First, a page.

Archive for the ‘organic chemistry’ Category

Science Makes Sense Week 7: Organic Chemistry, covalent bonds, alkenes/olefins,isomers, saturated and unsaturated fats .

October 5, 2015

I remember noticing that bananas in this country seem to ripen faster than in India. Two days ago the banana was greenish-yellow and today it is completely yellow with brown spots, why?

Most of the bananas in the United States are picked unripe and ethylene gas is passed over them to hasten the ripening process.No wonder half green and yellow bananas turn ripe so quickly. In fact, during the natural ripening of fruits, ethylene gas is given off. What is ethylene, also known as ethene? It is the first in the alkenes (also called olefins/olefines) series I will talk about today.


(Week 3 was about alkanes.) Alkenes have the general formula CnH2n and the first one in the series is C2H4 , called ethylene or ethene, (second picture above)

Notice the two bonds connecting the two carbon atoms. Let us take a few minutes to understand what the word ‘bond’ means. There are different kinds of chemical bonds; we have seen hydrogen bonding and today we will look at covalent bonding. Organic compounds exhibit covalent bonding.

That line or toothpick (Week 3) I use to indicate a bond is actually the sharing of electrons here. All chemical reactions involve transfer of electrons and all compounds in organic chemistry consists of  the sharing of electrons. Here with only C-H bonding you have the sharing of two electrons.The carbon atom has one electron that it shares with the one electron that the hydrogen atom has leading to two shared electrons;but since there is a double bond for the C-C bond, there are actually 4 electrons here. ( If it had been a single bond as in ethane, there would be the sharing of two electrons for the C-C bond.)These two shared electrons comprises the covalent bond indicated by lines (or dots for the electrons) like shown above in ethylene or ethene.

Since we are dealing with double bonds between two carbon atoms, the first in the alkene series has to have two carbon atoms.When n=3 we have  C3H6, called propene and when n=4 it is called butene,  C4H8. When there are 4 carbon atoms, for butene, you can have the double bond between the carbon 1 and 2 and create two distinct structures. First, you can have a straight chain structure and then a branched chain structure for the carbon atoms. (You need a minimum of 4 carbon atoms to do straight and branched chains of carbon atoms.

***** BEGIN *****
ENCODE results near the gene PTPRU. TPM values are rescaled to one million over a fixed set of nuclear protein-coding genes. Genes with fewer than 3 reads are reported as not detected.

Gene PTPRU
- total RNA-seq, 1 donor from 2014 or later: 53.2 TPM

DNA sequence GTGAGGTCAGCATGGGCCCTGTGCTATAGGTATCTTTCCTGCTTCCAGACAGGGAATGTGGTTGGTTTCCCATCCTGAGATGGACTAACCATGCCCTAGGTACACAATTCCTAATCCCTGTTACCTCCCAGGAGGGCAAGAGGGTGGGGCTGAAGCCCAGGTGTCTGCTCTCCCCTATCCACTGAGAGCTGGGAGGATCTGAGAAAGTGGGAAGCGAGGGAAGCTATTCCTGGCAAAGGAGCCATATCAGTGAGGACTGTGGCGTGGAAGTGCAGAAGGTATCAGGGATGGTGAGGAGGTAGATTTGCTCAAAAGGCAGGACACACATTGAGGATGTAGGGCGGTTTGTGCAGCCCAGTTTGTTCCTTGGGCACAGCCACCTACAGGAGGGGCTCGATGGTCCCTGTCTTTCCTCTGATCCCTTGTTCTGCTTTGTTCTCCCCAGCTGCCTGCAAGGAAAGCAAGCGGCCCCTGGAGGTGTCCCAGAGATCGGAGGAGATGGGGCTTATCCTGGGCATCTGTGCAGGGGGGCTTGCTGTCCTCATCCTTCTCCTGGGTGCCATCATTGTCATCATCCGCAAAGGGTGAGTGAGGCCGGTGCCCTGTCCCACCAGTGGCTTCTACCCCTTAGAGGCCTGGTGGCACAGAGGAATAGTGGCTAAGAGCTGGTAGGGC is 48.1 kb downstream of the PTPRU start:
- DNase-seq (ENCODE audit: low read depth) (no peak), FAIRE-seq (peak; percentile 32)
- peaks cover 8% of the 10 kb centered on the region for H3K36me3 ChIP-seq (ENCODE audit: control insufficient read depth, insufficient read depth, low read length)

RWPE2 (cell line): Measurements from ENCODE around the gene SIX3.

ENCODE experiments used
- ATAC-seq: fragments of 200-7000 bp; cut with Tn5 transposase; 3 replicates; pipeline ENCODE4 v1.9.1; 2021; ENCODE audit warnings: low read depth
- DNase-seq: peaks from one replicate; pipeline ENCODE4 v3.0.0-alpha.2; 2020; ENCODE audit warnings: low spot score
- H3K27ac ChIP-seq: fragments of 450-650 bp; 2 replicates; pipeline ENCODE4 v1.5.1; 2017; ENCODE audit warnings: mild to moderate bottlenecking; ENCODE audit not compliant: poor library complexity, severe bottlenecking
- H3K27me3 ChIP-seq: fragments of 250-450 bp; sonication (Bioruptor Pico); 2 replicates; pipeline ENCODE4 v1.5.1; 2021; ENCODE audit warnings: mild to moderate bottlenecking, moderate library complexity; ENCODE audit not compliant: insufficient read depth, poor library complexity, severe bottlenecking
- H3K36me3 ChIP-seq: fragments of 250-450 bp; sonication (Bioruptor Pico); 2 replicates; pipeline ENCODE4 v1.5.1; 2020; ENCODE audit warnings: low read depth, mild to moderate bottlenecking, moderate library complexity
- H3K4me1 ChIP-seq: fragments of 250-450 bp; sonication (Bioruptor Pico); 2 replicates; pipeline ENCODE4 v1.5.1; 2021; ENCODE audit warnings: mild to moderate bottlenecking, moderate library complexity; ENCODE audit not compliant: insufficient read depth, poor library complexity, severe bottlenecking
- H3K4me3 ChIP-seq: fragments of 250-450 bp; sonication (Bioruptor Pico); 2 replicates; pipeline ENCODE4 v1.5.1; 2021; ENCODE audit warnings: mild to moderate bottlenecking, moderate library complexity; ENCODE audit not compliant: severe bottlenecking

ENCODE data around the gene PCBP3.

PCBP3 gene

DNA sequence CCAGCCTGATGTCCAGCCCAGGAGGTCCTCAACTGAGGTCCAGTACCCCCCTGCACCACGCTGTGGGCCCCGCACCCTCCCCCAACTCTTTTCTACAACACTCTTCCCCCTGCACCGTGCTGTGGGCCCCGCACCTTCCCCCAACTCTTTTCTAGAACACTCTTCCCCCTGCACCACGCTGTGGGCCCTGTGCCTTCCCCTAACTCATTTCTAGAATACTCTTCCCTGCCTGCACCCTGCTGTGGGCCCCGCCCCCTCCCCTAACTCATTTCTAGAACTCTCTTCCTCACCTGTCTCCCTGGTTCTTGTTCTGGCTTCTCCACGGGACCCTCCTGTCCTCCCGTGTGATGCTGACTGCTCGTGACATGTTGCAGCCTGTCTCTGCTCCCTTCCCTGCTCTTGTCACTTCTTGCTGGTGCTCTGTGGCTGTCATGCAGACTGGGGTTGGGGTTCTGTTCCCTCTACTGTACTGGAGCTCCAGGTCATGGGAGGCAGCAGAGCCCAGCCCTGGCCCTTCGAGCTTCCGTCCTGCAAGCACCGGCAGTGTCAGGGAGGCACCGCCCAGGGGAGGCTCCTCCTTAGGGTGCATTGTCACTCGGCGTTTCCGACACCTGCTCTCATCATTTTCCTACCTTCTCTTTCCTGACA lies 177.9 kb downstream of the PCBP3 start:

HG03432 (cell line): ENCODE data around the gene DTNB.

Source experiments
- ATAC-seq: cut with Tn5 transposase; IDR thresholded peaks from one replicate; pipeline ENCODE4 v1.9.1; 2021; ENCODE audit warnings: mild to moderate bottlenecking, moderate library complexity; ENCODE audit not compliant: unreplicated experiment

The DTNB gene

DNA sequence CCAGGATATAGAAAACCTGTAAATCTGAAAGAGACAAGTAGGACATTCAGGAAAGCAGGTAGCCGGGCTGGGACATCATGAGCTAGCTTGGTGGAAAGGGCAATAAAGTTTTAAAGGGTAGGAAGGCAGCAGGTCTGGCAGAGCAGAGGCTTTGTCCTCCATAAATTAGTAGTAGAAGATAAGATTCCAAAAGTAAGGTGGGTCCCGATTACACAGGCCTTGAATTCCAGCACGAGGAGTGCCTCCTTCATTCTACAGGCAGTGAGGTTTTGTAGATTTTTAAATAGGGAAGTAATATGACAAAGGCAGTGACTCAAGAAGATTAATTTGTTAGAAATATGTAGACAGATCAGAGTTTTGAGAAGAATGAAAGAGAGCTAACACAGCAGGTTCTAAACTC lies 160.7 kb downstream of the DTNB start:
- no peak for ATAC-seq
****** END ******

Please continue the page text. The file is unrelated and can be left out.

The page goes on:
Next, the double bond can move between the second and third carbon atoms. Now, since we have a double bond, the structure cannot rotate so positions for the attachments to the second and third carbon atoms become rigid. When the methyl ( methane is CH4 ,but when one hydrogen is less it becomes methyl written as CH3) components are on the same side it is called ‘cis’ and when they are on opposite sides it is called ‘trans’. Observe propene ( only one form) and butene with 4 isomers:


Notice that the carbon atom has 4 bonds while the hydrogen atom forms only one bond. If you have a 5 carbon alkene,it  will be pentene, and you will have more isomers possible. Many of these isomers are extremely important; slight variation in structure causes immense changes in properties. Week 11 we will look at some remarkable examples of isomers and their significance in medicine, especially.

Week 3 I covered alkanes, where the carbon atom had no double bonds, today we see a double bond in each of the alkenes mentioned. Hydrocarbons like alkanes are called saturated hydrocarbons and when a double bond or bonds are present in an organic molecule, it is called unsaturated. Oils are usually unsaturated  which means they are organic molecules with double bonds while solids like butter, lard are saturated with no double bonds. In daily life we hear the words ‘saturated fats’, ‘unsaturated fats’ and now you can at least know that the chemical structure includes single or double bonds between carbon atoms.

Alkanes are vital as fuels while alkenes are the building blocks for the manufacture of plastics. Ethene, we already know is used in the artificial ripening of fruits.

Activities for Middle School Teachers: Let students construct alkenes from n=5 to say, n=10. Let students do straight chain and branched chain for the carbon atoms and also look for the different isomers.

Let students look for a relationship between number of carbon atoms and number of isomers, is that a linear relationship? ( What is a linear relationship?)

Find out if other countries ripen fruit artificially, what chemicals do they use besides ethylene/ethene? Locate these countries in a map.

Students can study how effective unsaturated fats are compared to saturated fats for a healthy diet.

Nuggets of information: diene is an organic compound with two double bonds. Butadiene is a four-carbon hydrogen compound with two double bonds. The formula is C4H6  and the carbon double bonds are in the 1, 3 position: -C=C-C=C-

Butadiene is extremely useful today; it is the starting point for the manufacturing of synthetic rubber (Week 6)

Trans fats  today are even worse for our diets than saturated fats. The adding of hydrogen to unsaturated oils leads to a solid product like margarine where the hydrogen atoms are on opposite sides of a double bond in the oil structure. ( trans position).